• Post category:Television
  • Post last modified:January 3, 2021

Modern Family: L.A. Generations

ABC was the lucky network to land Modern Family, the most beloved sitcom of the 2010s. Fox were reportedly never asked because the creators, Steven Levitan and Christopher Lloyd, didn’t want to work with them; CBS were not ready to make a big commitment to a single-camera series; and NBC already had a few of those and didn’t see a need for another.

Perhaps ABC understood what they were getting, just like Ed O’Neill. He had ten years of sitcom experience behind him after Married… With Children and allegedly predicted, after reading the first script, that Modern Family would be a huge hit.

Divided into three households
When the show began, we met one big Los Angeles family, divided into three households. There was Jay Pritchett (O’Neill) who had made his fortune as the owner of a closet company. He had married a much younger woman, the feisty Colombian immigrant Gloria (Sofía Vergara) who brought along her fifth-grade son Manny (Rico Rodriguez). Jay had two adult children, Claire (Julie Bowen) and Mitch (Jesse Tyler Ferguson). The latter was an attorney in a relationship with Cameron (Eric Stonestreet), occasional clown, later a football coach, and they had recently adopted a baby girl, Lily. Claire was married to a real estate agent, Phil Dunphy (Ty Burrell), and they had three kids: Haley (Sarah Hyland), Alex (Ariel Winter) and Luke (Nolan Gould). The three households were close to one another and their lives intersected frequently.

Making it look like a documentary
Modern Family’s background is no surprise. There have been multiple successful family sitcoms over the decades. In this case, Levitan and Lloyd recognized that society had changed and families looked different now; most of the predecessors depicted families that had never gone through a divorce or dealt with a family member coming out. Creating these three families where a lot of water had run under the bridge and making it look like a documentary where the characters frequently confessed to some off-camera interviewer (never seen in eleven years, because that interviewer really was you and me) seemed like a fresh idea.

Levitan and Lloyd were both husbands and fathers packed with experiences and stories about their families and others that became credible, recognizable and hilarious fodder for the show. Modern Family relied on an irresistible mix of quick banter, double meanings, wordplay and slapstick that quickly won over audiences and critics. The latter group eventually found other series to admire, but people seemed to genuinely fall in love with this family in the long run. The cast was one huge reason. This was Vergara’s big breakthrough, but the show looked like a good fit for all the actors, including the kids whom we watched grow up on set over the years, developing their own personalities.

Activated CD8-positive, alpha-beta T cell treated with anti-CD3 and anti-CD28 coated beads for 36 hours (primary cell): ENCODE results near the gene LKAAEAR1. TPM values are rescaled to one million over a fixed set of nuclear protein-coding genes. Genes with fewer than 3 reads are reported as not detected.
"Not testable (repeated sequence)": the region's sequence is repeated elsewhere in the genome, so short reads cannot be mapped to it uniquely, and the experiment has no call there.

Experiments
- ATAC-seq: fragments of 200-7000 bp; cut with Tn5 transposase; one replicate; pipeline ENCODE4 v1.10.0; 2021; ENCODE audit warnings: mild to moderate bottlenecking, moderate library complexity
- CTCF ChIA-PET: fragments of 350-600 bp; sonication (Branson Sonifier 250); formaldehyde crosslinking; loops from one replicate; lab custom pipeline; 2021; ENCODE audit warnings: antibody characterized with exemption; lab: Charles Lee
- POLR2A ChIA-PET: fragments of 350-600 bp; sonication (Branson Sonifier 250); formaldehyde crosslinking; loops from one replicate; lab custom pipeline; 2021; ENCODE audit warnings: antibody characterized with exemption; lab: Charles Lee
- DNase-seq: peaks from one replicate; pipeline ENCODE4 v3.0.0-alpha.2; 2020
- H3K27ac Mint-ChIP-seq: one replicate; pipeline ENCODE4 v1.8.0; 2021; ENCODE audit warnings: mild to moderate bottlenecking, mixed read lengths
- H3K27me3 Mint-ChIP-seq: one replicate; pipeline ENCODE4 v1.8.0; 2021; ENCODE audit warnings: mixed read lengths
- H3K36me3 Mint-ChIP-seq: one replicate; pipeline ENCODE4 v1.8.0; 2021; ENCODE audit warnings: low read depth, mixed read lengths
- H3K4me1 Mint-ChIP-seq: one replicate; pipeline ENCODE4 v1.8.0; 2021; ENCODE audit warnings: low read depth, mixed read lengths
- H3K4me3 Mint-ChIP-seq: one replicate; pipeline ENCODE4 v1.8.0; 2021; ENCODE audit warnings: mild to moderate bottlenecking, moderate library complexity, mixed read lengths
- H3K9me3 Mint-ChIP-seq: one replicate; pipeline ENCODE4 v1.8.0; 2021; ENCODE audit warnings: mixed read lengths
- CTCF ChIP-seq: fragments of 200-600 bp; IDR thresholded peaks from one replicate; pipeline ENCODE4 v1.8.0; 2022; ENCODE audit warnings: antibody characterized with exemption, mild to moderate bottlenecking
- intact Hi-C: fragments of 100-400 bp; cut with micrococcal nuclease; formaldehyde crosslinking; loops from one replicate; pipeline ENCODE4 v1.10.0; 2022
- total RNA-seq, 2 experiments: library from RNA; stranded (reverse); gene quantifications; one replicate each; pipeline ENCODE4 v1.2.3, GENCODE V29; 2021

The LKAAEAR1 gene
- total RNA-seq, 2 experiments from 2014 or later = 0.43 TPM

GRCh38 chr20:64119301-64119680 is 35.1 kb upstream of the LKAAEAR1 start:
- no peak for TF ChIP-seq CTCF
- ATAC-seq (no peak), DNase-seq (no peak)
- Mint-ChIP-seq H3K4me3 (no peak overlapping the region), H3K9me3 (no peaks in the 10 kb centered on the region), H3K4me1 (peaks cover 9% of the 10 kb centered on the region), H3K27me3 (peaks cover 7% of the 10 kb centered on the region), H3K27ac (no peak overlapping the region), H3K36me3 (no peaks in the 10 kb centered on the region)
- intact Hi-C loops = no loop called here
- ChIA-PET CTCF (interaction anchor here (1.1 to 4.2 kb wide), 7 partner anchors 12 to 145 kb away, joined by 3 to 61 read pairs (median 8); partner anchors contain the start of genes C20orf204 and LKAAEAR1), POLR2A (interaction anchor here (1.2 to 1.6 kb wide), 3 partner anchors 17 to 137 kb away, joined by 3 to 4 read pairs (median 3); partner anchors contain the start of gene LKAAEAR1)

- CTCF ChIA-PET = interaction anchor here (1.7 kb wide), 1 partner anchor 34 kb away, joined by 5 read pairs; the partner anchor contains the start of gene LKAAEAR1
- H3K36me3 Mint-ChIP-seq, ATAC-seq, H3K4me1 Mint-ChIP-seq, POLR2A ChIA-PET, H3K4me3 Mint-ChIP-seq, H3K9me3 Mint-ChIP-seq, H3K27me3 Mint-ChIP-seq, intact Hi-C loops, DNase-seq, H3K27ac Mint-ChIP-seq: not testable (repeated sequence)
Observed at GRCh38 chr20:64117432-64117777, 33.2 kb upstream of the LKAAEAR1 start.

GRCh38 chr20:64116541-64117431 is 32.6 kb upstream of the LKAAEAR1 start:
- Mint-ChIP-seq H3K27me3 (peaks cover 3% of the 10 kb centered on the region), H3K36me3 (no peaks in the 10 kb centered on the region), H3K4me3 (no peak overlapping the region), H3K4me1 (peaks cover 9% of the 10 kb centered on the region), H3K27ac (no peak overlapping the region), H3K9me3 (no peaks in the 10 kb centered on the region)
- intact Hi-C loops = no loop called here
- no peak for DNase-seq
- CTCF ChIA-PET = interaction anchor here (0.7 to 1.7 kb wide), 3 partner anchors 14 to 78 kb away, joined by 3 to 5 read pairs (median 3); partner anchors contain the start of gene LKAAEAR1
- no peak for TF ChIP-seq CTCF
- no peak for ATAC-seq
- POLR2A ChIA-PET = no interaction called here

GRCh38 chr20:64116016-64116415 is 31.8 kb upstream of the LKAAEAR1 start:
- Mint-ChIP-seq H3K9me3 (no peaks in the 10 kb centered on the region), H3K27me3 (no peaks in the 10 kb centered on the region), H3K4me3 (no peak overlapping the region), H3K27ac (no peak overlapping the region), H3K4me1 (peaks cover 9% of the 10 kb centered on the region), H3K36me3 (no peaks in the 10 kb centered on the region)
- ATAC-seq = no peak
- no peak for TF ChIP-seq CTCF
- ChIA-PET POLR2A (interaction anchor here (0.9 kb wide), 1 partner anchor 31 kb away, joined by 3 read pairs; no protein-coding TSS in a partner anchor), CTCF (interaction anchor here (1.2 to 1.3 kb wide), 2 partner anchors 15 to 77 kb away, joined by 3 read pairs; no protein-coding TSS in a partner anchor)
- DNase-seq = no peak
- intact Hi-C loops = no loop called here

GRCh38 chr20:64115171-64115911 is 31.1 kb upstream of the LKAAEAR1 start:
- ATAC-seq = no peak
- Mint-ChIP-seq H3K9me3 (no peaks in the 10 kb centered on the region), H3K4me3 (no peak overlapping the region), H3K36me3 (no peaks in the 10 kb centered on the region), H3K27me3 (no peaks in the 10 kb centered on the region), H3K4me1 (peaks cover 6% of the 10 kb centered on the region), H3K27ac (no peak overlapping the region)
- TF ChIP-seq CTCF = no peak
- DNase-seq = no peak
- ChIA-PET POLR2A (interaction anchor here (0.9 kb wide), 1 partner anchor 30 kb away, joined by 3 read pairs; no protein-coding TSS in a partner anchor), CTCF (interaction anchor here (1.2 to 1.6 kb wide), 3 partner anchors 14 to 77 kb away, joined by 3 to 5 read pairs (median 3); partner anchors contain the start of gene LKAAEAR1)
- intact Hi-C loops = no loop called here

In some ways, Modern Family was a typical network product, never aiming for total authenticity, but it sure remained funny throughout, not least thanks to terrific recurring guest stars like Nathan Lane and Fred Willard. Whenever stories revolved around Cam’s alter ego, Fizbo the clown, there were guaranteed laughs.

Things changed over the years, with more children arriving and (after some initial criticism) more work opportunities for the female characters; in the early episodes, both Claire and Gloria were mostly seen at home. Behind the scenes, the actors took a cue from their colleagues on Friends and fought as one for better pay. Whenever a cast like that comes together, nothing stands in their way. 

Modern Family 2009-2020:U.S. Made for TV. 250 episodes. Color. Created by Steven Levitan, Christopher Lloyd. Cast: Ed O’Neill (Jay Pritchett), Julie Bowen (Claire Dunphy), Ty Burrell (Phil Dunphy), SofĂ­a Vergara, Jesse Tyler Ferguson, Eric Stonestreet, Rico Rodriguez, Nolan Gould, Sarah Hyland, Ariel Winter, Aubrey Anderson-Emmons (11-20), Jeremy Maguire (15-20).

Trivia: Remade as a Greek TV series in 2014-2015.

Emmys: Outstanding Comedy Series 09-10, 10-11, 11-12, 12-13, 13-14; Directing 10-11, 11-12, 12-13, 13-14; Writing 09-10, 10-11; Supporting Actor (Stonestreet) 09-10, 11-12 (Burrell) 10-11, 13-14; Supporting Actress (Bowen) 10-11, 11-12. Golden Globe: Best Comedy Series 12.

Quote: “I always wanted a daughter… to dress her up in pretty dresses, do her hair, her nails, her makeup. No one knows this, but for the first year of his life, I made up Manny like a girl and told everyone that he was my daughter. But just for a few times, I didn’t want to mess with his head. When he found the pictures, I told him that it was his twin sister who died.” (Vergara)

Last word: “When it came to casting, I had worked with Ty Burrell, who plays Phil Dunphy, on a couple of things, and couldn’t understand how he had been floating around as long as he had without being on a hit show. Appealing, good-looking, so funny – it just doesn’t happen that often. We wanted him, but the network didn’t. But we shot a scene with him and to their credit they saw what he has and said: ‘We were wrong.'” (Lloyd, The Guardian)



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